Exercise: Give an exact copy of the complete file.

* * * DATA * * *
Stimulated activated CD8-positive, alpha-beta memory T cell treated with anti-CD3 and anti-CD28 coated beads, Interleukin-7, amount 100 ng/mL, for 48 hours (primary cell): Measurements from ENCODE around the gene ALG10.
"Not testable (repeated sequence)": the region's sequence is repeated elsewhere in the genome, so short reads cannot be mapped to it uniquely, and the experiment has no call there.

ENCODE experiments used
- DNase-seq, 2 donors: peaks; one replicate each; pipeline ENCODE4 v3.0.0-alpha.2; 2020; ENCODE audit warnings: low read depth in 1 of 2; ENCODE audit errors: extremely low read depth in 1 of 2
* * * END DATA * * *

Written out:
Stimulated activated CD8-positive, alpha-beta memory T cell treated with anti-CD3 and anti-CD28 coated beads, Interleukin-7, amount 100 ng/mL, for 48 hours (primary cell): Measurements from ENCODE around the gene ALG10.
"Not testable (repeated sequence)": the region's sequence is repeated elsewhere in the genome, so short reads cannot be mapped to it uniquely, and the experiment has no call there.

ENCODE experiments used
- DNase-seq, 2 donors: peaks; one replicate each; pipeline ENCODE4 v3.0.0-alpha.2; 2020; ENCODE audit warnings: low read depth in 1 of 2; ENCODE audit errors: extremely low read depth in 1 of 2